Activist Alice Paul had little trouble getting under President Woodrow Wilson’s skin. She broke new, nonviolent ground by establishing a group called the Silent Sentinels, which began protesting outside the White House on January 10, 1917. Over the next 2.5 years, they spent six days a week holding up pro-enfranchisement signs with such captions as “How long must women wait for liberty?” and “Mr. President, what will you do for woman suffrage?” 

9. The suffragists' hunger strikes forced Wilson to act. 

Eventually, policemen began arresting Silent Sentinels—including Paul herself—for “obstructing traffic.” While incarcerated, she organized a hunger strike, which drove guards to begin force-feeding captive activists. And it got worse: Guards denied the protestors water, one of the protestors was manacled to the bars and nearly placed in a straitjacket and gagged for talking to her fellow inmates, and three emerged from the ordeal so weak that doctors feared for their lives. Wilson’s stance on enfranchisement shifted from tepid support to total advocacy.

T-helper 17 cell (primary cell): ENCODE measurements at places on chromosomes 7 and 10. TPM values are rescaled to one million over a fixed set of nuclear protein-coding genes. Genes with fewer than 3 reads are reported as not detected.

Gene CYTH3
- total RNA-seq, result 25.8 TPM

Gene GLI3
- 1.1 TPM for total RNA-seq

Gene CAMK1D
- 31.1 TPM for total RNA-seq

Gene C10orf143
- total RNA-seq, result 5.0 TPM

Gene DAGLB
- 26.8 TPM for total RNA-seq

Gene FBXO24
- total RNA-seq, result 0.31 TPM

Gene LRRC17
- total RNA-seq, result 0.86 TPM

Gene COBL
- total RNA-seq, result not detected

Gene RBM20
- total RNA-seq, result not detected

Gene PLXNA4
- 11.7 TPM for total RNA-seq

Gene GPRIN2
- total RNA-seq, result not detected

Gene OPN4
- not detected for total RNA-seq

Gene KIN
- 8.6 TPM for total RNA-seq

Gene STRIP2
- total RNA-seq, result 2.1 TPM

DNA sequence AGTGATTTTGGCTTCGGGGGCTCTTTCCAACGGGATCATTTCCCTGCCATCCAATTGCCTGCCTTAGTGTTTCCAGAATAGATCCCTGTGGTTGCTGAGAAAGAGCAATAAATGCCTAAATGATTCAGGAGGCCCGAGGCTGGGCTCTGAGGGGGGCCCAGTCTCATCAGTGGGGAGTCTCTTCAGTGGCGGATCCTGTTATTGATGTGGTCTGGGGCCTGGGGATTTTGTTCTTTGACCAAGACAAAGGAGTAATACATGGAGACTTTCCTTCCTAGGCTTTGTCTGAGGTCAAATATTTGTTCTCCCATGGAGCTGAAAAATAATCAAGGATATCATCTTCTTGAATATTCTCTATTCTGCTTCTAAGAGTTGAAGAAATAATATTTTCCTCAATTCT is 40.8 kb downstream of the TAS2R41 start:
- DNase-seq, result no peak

10. Wilson tried to pass national suffrage in 1918, but fell short. 

With World War I still raging, Wilson officially endorsed what later became the 19th amendment. One day after he released a statement to this effect, the House passed the measure. Riding high on that victory, Wilson addressed the Senate in person, saying, “We have made partners of the women in this war. Shall we admit them only to a partnership of suffering and sacrifice and toil and not to a partnership of privilege and right?” Despite these passionate words, the amendment didn’t break through, falling short just two votes. A few months later, Congress tried passing it again—and missed the mark by one vote in the Senate.